And some still say consumers aren’t interested in the iPad as a “real work” device. At Microsoft’s TechEd conference in Houston this week General manager of Microsoft’s Office Division Julia White announced that since its release on March 27, Microsoft has recorded 27 million downloads for the iPad versions of the popular productivity Apps. While the numbers don’t come with much detail they do offer a success story worth a little chest thumping on Microsoft’s part.
Some sites are reporting that large 27 million figure as if Office for the iPad were one App. It’s not. But it’s not surprising to see it reported that way given that Microsoft Office has been sold traditionally as a suite of Apps, as well as individual applications.
Microsoft followed Apple’s lead by choosing to release the iPad versions of Word, Excel, and Powerpoint as separate Apps, not as a one stop download. Apple’s iWork productivity Apps: Pages, Numbers, and Keynote, are also free. The same is true of Google’s productivity Apps, Google Docs and Sheets. A version of Google Slides is scheduled for the future.
So, Ms. White’s announcement isn’t specific as to how many of those downloads are for which App. Theoretically if every user downloaded each of the three Apps that could be a total of only 9 million users giving the Apps a look see. But, that’s probably not the case even though all three Apps are available as free downloads. Regardless, there is obviously considerable interest from iPad uses interested in using the device as a mobile productivity solution.
So, while we have an impressive number of downloads, we don’t have an accurate reading on how many Office for the iPad users that translates to. One might assume that Microsoft Word has been downloaded most often, with Excel second, and Powerpoint bringing up the rear.
Microsoft announced on April 3, one week after the Apps were available, that over 12 million downloads had been recorded. Anyway you slice the numbers it is an impressive amount of downloads for a 46 day period.
The real test though will be how many of those users were Office 365 subscribers prior to the release of the Apps, and how many have chosen to become an Office 365 subscriber since downloading the Apps.
The free Apps are essentially viewers for documents created in Microsoft Office. To create documents and edit them, an Office 365 subscription is required. A Microsoft Office 365 Personal subscription costs $69.99 per year or $6.99 a month. The Home Premium edition of Office 365 subscription costs $99.99 per year or $9.99 per month. What’s the difference? The Home Premium subscription allows you to install Office applications on up to five different computers. The Personal edition allows you to install Office applications on one PC or Mac and one Tablet. All of the rest of the services and software are the same including 20GB of free OneDrive cloud storage, and 60 minutes of Skype calling per month.
OneDrive is Microsoft’s cloud syncing and storage solution where your documents are stored, synced, and shared. In many ways, it is the glue that holds Office 365 together. OneDrive for Business and Sharepoint are also solutions that work with Office 365.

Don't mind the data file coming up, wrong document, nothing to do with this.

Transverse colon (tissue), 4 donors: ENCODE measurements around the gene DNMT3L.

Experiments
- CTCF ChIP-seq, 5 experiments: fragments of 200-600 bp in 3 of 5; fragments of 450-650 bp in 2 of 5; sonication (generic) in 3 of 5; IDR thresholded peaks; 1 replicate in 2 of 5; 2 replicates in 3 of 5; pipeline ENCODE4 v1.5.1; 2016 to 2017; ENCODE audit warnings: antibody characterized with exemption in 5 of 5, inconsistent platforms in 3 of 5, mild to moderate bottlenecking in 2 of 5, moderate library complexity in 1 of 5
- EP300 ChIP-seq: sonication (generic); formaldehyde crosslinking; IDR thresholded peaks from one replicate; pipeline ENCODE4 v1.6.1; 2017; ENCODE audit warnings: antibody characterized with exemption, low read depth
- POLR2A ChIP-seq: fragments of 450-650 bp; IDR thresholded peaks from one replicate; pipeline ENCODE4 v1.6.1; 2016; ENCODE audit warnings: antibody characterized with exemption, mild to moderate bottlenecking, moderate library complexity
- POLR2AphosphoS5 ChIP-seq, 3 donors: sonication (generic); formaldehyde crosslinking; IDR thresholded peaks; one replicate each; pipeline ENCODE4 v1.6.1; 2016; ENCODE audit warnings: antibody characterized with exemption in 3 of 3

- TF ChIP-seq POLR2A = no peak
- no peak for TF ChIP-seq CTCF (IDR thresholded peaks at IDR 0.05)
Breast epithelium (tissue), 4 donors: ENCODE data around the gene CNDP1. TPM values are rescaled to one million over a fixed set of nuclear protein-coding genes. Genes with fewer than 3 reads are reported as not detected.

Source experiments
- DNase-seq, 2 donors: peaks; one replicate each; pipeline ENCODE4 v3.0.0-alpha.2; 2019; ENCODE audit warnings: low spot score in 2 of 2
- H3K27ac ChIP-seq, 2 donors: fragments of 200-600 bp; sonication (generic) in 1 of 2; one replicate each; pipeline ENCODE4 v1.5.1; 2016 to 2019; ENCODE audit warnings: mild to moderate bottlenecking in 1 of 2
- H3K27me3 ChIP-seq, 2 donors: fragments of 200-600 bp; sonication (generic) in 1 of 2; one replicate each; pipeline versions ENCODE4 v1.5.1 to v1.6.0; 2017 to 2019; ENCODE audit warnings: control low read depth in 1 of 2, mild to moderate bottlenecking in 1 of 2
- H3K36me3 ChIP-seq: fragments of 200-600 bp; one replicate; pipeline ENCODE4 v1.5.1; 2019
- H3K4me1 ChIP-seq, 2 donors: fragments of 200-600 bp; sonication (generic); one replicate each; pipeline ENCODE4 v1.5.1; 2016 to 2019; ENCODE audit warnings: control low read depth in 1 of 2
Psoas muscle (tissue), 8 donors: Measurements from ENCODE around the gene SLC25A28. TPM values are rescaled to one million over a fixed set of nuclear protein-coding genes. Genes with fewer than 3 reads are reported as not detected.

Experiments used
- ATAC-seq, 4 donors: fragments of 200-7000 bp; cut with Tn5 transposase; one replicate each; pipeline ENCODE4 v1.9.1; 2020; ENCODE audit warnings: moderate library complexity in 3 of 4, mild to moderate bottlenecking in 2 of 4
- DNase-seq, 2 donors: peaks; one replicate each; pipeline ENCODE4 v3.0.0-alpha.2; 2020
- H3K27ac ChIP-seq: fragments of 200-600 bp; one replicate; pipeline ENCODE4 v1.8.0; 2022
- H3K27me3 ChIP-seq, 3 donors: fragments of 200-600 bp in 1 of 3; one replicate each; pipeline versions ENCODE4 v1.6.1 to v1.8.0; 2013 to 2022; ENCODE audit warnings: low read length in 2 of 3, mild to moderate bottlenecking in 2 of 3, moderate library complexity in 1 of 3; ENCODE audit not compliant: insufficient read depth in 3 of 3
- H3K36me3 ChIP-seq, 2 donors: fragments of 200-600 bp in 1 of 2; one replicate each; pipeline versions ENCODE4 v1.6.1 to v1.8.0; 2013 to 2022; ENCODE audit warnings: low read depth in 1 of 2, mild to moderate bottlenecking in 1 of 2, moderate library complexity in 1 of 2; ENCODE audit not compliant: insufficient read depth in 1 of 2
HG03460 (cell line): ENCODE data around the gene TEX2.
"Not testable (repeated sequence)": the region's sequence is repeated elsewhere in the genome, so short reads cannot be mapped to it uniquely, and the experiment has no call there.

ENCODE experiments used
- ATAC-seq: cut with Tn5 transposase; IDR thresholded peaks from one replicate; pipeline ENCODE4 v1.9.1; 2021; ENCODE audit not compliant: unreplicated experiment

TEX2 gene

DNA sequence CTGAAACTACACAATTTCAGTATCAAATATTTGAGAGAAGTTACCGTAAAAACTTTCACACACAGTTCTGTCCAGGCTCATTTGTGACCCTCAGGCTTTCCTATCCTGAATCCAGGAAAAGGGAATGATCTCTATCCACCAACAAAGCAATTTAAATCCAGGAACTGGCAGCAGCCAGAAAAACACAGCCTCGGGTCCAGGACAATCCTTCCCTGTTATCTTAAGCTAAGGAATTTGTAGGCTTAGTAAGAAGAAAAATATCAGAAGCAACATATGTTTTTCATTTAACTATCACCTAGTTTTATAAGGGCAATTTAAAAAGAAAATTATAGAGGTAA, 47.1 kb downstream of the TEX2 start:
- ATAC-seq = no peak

Students can take advantage of an even greater discount with Office 365 University that costs $79.99 for a four year subscription. Also of note, for those wishing to order a full Office 365 Home Premium subscription Amazon offers that package at a price of $72.84. That is not a digital download but a card with a code that is shipped to your address. There is also a 30 day free trial of Office 365 available.
Microsoft recently updated the Apps adding printing capability, which was a feature that was lacking in the initial release. Users without an Office 365 subscription can print documents.
The Office for the iPad Apps were long rumored with various sightings popping up around the web over the years. When they were finally released, most were pleasantly surprised with the result. The expectation was that the Apps would be similar to the Office Mobile versions that previously existed for iOS and Android with a very limited feature set. While still not as fully featured as desktop versions of Microsoft Office, the iPad versions contained enough of the Office functionality that most non-power users require. The Apps are well designed for the iPad’s touch interface and user experience and work very well with the iOS virtual keyboard or third party external keyboards.
The large number of early downloads bode well for both Microsoft and Apple. (Apple receives 30% of any Office 365 subscription purchased through in-App purchasing), as long as a substantial number of users are opting for the full capability that comes with an Office 365 subscription.
Those 27 million downloads also prove that there are at least quite a few iPad users who consider the iPad as device on which they can do “real work.” That “real work” debate has been raging since the dawn of the iPad with many seeing it only as a consumption device. While we don’t yet know the number of users represented by these impressive numbers, it might be time to put that argument to rest once and for all.
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